A February 12, 2016 WAMU news report says that “The city’s first streetcar line since 1962 may start carrying passengers along the Northeast D.C. corridor ‘on or after Feb. 26,’ according to a letter notifying federal transportation officials the $200 million, 2.2-mile line is ready after months of system testing and document reviews.”

history of the streetcar project In the early 2000s, city officials initially conceived of a streetcar design ranging from 20 to 40 miles, with the first phase open for business in 2006. Since then, the project has been greatly altered and downsized from its original design. In its latest incarnation, the current DC Streetcar consists of just over two miles of surface light rail stretching east of Union Station along H Street and Benning Road.

2.4 Mile Service Area for the D.C. Streetcar

That’s a far cry from the original layout that would have made use of the now-defunct CSX railway tracks that run from the Minnesota Avenue Metro station to the Anacostia Metro station and, from there, cross the 11th Street Bridges before connecting with the Navy Yard and Waterfront Metros. That sensible plan was scrapped after the city could not come to terms with CSX. The proposal then morphed into the current limited streetcar project. Shortly after the D.C. City Council approved $310 million to co-fund the project in September 2002, its partners in Metro radically altered their own transportation schemes, leaving city officials in the lurch. At this point, the D.C. government assumed full control of the plan. After parting ways with Metro, city officials then brought in a contractor to build a 1.3 mile line between what has become the Joint Base-Anacostia-Bolling military installation and the Anacostia Metro station. The Anacostia phase of the plan never received the necessary right-of-way approvals from the U.S. Military or Metro and was abandoned in 2012. What is now the DC Streetcar project is little more than a limited effort to connect neighborhoods between Metro stations along the H Street and Benning Road corridor in the northeast quadrant of the city.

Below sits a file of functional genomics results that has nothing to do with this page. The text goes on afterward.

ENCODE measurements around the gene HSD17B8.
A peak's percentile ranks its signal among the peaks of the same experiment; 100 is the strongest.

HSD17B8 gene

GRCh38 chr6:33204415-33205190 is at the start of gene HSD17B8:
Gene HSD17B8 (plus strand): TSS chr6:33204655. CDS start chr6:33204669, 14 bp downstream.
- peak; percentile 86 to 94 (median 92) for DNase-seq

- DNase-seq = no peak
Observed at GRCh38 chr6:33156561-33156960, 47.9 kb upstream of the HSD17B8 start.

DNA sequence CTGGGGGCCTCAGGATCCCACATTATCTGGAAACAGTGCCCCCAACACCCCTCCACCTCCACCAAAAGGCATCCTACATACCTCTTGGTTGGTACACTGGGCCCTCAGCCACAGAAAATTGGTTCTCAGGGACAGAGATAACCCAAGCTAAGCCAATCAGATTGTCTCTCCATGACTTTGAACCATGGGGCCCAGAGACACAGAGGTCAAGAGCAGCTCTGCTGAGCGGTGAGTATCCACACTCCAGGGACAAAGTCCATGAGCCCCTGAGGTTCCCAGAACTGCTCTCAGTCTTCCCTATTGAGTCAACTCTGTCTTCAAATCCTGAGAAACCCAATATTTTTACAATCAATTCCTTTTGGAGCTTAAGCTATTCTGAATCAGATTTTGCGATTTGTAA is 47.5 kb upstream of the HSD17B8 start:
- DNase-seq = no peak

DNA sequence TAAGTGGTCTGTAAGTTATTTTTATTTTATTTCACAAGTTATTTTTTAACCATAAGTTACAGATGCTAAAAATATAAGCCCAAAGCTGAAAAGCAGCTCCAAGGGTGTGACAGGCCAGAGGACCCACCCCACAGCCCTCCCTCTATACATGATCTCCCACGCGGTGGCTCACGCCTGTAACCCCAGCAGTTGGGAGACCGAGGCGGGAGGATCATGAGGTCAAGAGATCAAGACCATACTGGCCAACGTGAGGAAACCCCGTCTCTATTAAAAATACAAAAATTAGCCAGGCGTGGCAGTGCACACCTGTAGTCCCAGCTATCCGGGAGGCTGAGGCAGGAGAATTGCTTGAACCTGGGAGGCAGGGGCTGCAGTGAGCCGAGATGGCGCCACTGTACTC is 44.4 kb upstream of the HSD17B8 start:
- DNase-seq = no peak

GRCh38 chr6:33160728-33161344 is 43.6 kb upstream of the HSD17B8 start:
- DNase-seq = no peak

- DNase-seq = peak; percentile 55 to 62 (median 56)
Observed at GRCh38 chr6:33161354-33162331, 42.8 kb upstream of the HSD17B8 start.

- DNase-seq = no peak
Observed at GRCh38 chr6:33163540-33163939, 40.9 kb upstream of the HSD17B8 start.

The bottom line is that for the past 10 years Washington D.C. city government has spent about $200 million in taxpayer money on a streetcar system that still doesn’t service any commuters, local residents or out-to-town visitors.